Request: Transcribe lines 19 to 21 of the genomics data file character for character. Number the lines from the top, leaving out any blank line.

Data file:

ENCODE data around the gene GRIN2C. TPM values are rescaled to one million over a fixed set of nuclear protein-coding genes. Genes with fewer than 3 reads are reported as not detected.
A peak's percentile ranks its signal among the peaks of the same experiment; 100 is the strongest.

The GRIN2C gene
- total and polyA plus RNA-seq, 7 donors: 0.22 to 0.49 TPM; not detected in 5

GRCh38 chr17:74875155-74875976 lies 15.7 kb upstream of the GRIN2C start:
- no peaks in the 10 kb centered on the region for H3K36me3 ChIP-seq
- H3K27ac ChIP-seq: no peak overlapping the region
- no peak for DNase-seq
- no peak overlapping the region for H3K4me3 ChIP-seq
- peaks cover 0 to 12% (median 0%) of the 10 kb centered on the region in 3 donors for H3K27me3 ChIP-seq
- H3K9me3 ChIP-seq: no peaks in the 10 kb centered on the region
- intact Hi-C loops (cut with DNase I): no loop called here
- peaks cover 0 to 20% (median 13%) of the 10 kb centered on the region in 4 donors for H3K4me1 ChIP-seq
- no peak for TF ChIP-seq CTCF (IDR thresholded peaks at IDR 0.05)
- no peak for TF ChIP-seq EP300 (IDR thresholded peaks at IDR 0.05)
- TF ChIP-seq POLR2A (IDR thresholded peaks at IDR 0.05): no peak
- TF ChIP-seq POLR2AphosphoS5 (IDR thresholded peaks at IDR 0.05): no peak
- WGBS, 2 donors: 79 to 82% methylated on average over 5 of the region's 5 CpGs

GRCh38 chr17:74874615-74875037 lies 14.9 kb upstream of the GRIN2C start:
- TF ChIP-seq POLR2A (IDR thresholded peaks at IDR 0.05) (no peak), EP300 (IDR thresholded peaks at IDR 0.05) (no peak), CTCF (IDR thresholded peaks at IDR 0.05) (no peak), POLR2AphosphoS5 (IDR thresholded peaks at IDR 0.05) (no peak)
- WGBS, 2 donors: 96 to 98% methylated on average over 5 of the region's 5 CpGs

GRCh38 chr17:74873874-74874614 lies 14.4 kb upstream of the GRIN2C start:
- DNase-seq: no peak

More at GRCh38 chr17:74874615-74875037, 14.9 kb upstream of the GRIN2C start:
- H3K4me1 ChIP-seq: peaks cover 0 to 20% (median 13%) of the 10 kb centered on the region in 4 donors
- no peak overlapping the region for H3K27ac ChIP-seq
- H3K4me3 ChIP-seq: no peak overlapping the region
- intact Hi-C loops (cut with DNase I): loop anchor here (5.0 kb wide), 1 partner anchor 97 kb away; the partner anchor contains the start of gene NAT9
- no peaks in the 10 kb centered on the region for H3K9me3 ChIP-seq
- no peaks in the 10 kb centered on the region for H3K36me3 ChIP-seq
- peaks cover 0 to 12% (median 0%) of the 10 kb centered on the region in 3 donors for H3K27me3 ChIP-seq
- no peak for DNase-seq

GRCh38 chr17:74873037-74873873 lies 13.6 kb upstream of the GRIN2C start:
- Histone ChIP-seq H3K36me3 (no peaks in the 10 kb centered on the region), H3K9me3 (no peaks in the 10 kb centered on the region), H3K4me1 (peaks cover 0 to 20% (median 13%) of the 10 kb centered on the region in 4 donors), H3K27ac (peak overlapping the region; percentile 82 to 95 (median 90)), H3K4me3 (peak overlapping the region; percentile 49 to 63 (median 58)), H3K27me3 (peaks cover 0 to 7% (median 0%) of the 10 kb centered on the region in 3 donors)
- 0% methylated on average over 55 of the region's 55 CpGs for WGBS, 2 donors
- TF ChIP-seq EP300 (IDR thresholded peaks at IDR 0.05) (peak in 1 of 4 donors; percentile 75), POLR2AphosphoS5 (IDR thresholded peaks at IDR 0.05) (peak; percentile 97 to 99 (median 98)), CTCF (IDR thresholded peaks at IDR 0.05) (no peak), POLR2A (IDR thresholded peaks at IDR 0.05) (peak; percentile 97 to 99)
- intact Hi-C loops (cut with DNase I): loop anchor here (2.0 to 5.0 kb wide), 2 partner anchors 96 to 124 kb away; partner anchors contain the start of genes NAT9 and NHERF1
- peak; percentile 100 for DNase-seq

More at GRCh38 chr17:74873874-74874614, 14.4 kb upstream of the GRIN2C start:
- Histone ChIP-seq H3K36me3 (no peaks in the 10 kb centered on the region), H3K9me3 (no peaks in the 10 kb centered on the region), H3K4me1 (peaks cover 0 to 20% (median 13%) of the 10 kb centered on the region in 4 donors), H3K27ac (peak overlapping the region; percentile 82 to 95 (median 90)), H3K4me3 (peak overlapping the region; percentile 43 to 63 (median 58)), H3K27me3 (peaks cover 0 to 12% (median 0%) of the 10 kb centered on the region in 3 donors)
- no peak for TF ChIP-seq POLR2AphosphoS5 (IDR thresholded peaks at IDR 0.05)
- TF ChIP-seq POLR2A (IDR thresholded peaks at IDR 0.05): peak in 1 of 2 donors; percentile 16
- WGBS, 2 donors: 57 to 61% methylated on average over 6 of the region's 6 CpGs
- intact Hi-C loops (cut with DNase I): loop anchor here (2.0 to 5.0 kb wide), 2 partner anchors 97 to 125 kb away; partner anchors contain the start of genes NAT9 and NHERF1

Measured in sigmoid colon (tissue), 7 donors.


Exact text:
GRCh38 chr17:74874615-74875037 lies 14.9 kb upstream of the GRIN2C start:
- TF ChIP-seq POLR2A (IDR thresholded peaks at IDR 0.05) (no peak), EP300 (IDR thresholded peaks at IDR 0.05) (no peak), CTCF (IDR thresholded peaks at IDR 0.05) (no peak), POLR2AphosphoS5 (IDR thresholded peaks at IDR 0.05) (no peak)
- WGBS, 2 donors: 96 to 98% methylated on average over 5 of the region's 5 CpGs